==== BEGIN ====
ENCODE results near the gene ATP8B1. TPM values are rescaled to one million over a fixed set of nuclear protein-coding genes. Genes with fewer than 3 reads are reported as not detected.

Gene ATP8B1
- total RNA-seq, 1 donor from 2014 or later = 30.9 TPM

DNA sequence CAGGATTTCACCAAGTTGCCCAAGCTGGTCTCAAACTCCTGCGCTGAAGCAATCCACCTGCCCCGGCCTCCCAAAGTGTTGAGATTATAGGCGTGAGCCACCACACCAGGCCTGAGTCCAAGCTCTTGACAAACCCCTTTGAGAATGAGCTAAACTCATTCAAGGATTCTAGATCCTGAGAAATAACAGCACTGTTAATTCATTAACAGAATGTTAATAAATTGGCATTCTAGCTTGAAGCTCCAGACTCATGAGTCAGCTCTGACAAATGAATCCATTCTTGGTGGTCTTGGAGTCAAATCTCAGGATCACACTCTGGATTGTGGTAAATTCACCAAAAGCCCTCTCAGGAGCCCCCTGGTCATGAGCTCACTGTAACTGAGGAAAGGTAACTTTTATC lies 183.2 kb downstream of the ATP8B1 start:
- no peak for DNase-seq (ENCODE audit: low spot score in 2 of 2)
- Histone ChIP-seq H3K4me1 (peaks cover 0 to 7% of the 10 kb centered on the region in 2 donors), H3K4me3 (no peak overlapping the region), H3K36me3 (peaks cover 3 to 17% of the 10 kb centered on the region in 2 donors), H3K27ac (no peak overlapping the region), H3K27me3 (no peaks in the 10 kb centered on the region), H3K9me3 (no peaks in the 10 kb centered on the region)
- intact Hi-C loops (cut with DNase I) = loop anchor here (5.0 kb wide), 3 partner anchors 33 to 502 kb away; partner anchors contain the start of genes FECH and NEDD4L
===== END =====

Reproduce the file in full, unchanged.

ENCODE results near the gene ATP8B1. TPM values are rescaled to one million over a fixed set of nuclear protein-coding genes. Genes with fewer than 3 reads are reported as not detected.

Gene ATP8B1
- total RNA-seq, 1 donor from 2014 or later = 30.9 TPM

DNA sequence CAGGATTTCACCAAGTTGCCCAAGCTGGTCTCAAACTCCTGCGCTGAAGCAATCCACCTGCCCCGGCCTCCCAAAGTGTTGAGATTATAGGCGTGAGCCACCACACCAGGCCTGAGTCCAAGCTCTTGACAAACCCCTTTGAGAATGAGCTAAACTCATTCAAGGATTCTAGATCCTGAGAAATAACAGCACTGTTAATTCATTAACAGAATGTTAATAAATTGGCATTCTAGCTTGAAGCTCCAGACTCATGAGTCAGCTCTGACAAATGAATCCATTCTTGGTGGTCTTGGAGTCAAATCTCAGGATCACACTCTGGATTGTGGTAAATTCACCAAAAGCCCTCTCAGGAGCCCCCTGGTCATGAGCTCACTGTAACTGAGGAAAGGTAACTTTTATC lies 183.2 kb downstream of the ATP8B1 start:
- no peak for DNase-seq (ENCODE audit: low spot score in 2 of 2)
- Histone ChIP-seq H3K4me1 (peaks cover 0 to 7% of the 10 kb centered on the region in 2 donors), H3K4me3 (no peak overlapping the region), H3K36me3 (peaks cover 3 to 17% of the 10 kb centered on the region in 2 donors), H3K27ac (no peak overlapping the region), H3K27me3 (no peaks in the 10 kb centered on the region), H3K9me3 (no peaks in the 10 kb centered on the region)
- intact Hi-C loops (cut with DNase I) = loop anchor here (5.0 kb wide), 3 partner anchors 33 to 502 kb away; partner anchors contain the start of genes FECH and NEDD4L